• Kara 9b SF Bay Area CA

    Those are some pretty Conophytums you got there:).

    Thank you for the answering my silly question. I figured that, but I wanted to make sure. I know other succulents would adapt to the opposite hemisphere. But succulents like Conos and Lithops are such slow movers, stubborn, and grow when they want. I thought maybe they wouldn’t adapt to the seasons being switched.

    Once I figure out how to grow these darn Conos, they really wouldn’t mind my climate. I would need to watch out for heavy winter/spring rains, but other than that they would be fine. You confirming they really are true winter growers makes things easier. At least in my head it seems easier.

    I see people grow their Conos in big greenhouse trays. I wonder if that’s a good idea. I would never have to repot them and their roots can grow wherever throughout the tray.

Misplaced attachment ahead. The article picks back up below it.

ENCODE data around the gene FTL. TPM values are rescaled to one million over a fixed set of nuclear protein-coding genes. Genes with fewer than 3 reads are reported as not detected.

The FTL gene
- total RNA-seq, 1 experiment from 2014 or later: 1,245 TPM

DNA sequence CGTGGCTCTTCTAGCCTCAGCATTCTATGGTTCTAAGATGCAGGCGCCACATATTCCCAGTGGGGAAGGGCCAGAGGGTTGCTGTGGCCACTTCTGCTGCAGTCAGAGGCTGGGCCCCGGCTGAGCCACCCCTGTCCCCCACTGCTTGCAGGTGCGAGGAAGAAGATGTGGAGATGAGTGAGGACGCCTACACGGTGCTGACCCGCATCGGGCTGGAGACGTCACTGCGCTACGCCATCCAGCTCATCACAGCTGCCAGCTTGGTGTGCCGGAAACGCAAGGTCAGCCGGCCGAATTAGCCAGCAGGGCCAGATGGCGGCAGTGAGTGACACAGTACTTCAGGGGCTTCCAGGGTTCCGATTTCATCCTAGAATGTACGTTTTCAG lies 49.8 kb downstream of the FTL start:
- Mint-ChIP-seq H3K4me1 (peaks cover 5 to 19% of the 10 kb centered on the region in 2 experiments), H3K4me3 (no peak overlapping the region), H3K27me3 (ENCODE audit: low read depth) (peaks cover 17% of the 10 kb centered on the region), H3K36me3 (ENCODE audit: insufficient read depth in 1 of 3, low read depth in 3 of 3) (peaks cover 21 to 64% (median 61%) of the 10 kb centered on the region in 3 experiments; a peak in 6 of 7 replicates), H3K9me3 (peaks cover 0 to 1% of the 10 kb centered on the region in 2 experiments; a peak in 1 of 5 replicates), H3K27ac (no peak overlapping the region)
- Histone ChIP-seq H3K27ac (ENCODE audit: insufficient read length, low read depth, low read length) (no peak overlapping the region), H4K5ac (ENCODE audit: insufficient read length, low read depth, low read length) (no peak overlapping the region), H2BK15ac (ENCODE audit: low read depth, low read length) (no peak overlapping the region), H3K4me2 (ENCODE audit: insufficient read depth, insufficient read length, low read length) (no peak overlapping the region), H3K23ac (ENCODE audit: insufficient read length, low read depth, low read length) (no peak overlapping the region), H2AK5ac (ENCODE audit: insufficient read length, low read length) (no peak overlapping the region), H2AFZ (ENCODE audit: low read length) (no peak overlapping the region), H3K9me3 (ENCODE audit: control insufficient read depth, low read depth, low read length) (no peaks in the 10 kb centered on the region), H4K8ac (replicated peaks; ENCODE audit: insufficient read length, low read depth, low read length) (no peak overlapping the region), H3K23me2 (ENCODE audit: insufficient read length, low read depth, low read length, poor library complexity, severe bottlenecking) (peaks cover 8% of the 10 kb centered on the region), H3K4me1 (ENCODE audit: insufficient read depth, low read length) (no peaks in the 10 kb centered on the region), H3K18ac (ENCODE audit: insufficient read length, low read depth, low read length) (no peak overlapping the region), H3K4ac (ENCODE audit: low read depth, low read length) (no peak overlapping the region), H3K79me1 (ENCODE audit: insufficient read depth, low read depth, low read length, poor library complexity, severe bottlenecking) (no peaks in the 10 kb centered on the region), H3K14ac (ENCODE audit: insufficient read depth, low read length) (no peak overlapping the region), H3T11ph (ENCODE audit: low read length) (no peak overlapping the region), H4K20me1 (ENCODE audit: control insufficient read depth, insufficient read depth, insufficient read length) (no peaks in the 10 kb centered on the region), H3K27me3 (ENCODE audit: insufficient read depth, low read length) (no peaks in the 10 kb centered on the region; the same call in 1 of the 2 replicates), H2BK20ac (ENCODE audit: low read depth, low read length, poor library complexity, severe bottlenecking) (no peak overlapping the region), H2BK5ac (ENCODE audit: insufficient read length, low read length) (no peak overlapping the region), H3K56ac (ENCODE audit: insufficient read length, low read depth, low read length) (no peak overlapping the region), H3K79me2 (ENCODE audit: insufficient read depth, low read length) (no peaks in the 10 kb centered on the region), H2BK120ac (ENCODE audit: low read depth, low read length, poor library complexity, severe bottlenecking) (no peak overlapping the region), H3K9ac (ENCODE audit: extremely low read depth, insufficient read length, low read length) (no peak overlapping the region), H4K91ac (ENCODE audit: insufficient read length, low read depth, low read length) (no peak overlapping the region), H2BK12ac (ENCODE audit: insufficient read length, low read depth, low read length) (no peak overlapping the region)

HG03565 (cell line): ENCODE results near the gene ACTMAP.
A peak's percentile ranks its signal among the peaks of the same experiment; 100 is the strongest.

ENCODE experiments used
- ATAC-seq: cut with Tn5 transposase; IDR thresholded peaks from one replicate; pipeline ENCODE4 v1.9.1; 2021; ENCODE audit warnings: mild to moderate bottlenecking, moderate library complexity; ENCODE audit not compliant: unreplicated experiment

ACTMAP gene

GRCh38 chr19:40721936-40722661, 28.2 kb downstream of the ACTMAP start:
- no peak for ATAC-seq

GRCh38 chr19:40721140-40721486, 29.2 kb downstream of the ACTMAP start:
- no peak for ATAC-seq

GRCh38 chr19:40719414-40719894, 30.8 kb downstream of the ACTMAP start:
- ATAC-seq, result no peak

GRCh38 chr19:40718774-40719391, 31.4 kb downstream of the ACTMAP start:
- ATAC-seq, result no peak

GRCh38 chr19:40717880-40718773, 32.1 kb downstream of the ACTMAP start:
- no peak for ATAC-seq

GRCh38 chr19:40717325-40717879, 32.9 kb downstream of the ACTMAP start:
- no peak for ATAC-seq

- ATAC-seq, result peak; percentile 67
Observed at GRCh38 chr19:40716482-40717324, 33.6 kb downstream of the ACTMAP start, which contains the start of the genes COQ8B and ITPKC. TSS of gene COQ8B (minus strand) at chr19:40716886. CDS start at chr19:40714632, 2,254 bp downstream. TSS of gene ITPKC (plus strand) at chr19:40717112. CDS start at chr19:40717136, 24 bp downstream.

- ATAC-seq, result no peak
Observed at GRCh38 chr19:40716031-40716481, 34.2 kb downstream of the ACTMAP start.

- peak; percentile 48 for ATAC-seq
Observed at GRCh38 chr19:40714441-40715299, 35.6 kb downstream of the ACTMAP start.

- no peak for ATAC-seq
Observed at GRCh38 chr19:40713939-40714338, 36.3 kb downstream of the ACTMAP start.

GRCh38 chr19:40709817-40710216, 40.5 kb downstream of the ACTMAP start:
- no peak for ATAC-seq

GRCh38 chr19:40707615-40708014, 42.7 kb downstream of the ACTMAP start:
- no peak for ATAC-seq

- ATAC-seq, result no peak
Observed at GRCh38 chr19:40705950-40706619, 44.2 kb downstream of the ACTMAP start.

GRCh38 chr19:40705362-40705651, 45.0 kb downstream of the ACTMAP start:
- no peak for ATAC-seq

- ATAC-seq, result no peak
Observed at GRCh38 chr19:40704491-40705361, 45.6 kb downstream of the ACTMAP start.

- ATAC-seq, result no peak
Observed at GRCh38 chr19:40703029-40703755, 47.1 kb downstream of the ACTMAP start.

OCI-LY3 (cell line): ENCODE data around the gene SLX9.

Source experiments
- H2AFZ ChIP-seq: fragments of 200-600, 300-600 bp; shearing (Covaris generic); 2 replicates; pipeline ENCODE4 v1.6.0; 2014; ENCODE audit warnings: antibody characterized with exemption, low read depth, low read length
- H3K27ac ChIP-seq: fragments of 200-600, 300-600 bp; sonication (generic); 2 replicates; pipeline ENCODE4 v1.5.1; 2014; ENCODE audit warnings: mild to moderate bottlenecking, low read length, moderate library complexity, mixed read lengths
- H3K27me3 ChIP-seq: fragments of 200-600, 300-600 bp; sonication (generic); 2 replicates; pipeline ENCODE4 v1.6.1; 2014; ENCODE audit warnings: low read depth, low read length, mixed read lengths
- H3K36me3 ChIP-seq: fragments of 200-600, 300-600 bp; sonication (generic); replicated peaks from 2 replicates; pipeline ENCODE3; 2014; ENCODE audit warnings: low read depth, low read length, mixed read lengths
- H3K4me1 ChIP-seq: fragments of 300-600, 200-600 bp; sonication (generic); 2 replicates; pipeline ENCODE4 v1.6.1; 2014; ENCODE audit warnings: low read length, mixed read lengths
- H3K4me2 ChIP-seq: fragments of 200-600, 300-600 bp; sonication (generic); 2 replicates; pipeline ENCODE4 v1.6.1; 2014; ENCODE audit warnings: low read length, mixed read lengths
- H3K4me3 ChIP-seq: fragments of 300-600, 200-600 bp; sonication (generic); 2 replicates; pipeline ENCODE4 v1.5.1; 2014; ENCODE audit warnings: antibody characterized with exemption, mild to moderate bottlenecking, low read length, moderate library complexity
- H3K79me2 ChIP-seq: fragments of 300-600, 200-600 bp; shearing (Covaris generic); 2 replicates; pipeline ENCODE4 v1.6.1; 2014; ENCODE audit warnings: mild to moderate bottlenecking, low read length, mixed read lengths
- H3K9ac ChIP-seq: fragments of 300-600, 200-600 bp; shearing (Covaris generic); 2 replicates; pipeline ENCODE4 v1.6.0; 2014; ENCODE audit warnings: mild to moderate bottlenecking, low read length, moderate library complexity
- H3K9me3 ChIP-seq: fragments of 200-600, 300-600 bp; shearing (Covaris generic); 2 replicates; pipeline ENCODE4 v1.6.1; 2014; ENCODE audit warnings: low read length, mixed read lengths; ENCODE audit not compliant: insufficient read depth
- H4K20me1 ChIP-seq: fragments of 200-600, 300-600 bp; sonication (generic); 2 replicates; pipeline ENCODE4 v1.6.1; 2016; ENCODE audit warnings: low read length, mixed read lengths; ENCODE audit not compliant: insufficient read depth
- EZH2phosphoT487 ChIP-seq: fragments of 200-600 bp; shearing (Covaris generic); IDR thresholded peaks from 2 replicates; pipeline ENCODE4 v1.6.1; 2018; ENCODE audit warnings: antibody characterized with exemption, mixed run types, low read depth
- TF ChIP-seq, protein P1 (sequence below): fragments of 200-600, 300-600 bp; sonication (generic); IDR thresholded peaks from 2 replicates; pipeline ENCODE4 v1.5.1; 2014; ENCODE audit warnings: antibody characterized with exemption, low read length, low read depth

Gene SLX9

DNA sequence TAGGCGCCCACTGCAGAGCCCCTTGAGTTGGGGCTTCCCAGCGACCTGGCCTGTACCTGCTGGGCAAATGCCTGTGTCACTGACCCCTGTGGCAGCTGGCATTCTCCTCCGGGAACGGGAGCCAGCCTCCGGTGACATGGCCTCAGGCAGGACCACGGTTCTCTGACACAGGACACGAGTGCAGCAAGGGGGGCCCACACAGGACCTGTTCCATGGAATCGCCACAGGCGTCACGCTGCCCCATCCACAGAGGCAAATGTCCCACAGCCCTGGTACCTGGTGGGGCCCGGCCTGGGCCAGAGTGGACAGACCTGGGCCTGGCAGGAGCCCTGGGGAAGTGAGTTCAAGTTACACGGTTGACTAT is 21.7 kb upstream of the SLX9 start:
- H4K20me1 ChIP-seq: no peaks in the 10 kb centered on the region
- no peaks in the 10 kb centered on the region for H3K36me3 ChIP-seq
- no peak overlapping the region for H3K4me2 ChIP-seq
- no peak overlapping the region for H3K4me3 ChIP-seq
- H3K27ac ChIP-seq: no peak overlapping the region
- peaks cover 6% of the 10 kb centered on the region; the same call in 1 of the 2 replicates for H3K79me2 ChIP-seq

This is very far off in the future considering I only have a handful of Conos.

  • Oliver Hauver

    Hi, I have some C. Minimum which have started cracking. I gave them a bigger watering about a week or so ago. Could that have been too much? I know they’ll be scarred till they grow a new pair of leaves but I don’t want to loose my year old seedlings. Should I hold off all water for while? Any suggestions/thoughts would be great!


  • niksouthafrica

    Yes the longitudinal cracking is from watering. Although the usual advice with conos is to water thoroughly monthly, I tend to water lightly, more frequently in a mix that drains very quickly. My feeling with mesembs is that the longer the roots stay wet, the more water they absorb and that's when they crack

  • Oliver Hauver

    Ok, I’ll let them go for a little bit and try lighter watering/misting.

  • Kara 9b SF Bay Area CA

    Omg I just found a Conophytum I need! It’s so ugly it’s beautiful. Looks like some new life form they’d find on Mars.

    Conophytum pellucidum terricolor pics from Google images.

  • gdinieontarioz5

    Kara, I need that! After I learn to grow them...